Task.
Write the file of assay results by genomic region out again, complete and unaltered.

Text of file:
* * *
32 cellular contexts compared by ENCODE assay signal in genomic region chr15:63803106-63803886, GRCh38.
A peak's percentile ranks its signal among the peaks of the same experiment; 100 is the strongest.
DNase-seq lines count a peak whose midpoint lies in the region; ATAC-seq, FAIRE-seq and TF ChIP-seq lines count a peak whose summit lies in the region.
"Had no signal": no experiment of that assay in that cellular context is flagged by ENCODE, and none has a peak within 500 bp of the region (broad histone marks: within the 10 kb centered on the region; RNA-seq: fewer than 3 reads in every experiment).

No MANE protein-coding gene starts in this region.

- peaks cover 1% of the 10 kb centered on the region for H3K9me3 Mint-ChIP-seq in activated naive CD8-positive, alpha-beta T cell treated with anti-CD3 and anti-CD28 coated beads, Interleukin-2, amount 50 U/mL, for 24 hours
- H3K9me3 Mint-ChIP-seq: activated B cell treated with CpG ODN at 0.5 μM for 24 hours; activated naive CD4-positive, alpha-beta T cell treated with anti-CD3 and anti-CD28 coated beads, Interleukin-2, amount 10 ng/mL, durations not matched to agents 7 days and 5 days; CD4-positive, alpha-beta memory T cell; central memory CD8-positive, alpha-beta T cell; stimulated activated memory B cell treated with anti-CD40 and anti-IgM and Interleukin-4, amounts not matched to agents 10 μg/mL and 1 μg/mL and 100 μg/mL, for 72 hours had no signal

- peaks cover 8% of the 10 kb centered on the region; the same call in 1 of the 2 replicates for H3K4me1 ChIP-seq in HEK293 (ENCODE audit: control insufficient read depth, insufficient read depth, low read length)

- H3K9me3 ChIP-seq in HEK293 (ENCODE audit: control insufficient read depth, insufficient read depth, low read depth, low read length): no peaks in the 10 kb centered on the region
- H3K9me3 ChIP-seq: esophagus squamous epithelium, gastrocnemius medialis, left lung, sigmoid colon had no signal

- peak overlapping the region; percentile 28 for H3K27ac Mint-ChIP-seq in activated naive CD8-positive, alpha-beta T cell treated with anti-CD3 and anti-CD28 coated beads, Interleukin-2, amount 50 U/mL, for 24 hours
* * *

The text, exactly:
32 cellular contexts compared by ENCODE assay signal in genomic region chr15:63803106-63803886, GRCh38.
A peak's percentile ranks its signal among the peaks of the same experiment; 100 is the strongest.
DNase-seq lines count a peak whose midpoint lies in the region; ATAC-seq, FAIRE-seq and TF ChIP-seq lines count a peak whose summit lies in the region.
"Had no signal": no experiment of that assay in that cellular context is flagged by ENCODE, and none has a peak within 500 bp of the region (broad histone marks: within the 10 kb centered on the region; RNA-seq: fewer than 3 reads in every experiment).

No MANE protein-coding gene starts in this region.

- peaks cover 1% of the 10 kb centered on the region for H3K9me3 Mint-ChIP-seq in activated naive CD8-positive, alpha-beta T cell treated with anti-CD3 and anti-CD28 coated beads, Interleukin-2, amount 50 U/mL, for 24 hours
- H3K9me3 Mint-ChIP-seq: activated B cell treated with CpG ODN at 0.5 μM for 24 hours; activated naive CD4-positive, alpha-beta T cell treated with anti-CD3 and anti-CD28 coated beads, Interleukin-2, amount 10 ng/mL, durations not matched to agents 7 days and 5 days; CD4-positive, alpha-beta memory T cell; central memory CD8-positive, alpha-beta T cell; stimulated activated memory B cell treated with anti-CD40 and anti-IgM and Interleukin-4, amounts not matched to agents 10 μg/mL and 1 μg/mL and 100 μg/mL, for 72 hours had no signal

- peaks cover 8% of the 10 kb centered on the region; the same call in 1 of the 2 replicates for H3K4me1 ChIP-seq in HEK293 (ENCODE audit: control insufficient read depth, insufficient read depth, low read length)

- H3K9me3 ChIP-seq in HEK293 (ENCODE audit: control insufficient read depth, insufficient read depth, low read depth, low read length): no peaks in the 10 kb centered on the region
- H3K9me3 ChIP-seq: esophagus squamous epithelium, gastrocnemius medialis, left lung, sigmoid colon had no signal

- peak overlapping the region; percentile 28 for H3K27ac Mint-ChIP-seq in activated naive CD8-positive, alpha-beta T cell treated with anti-CD3 and anti-CD28 coated beads, Interleukin-2, amount 50 U/mL, for 24 hours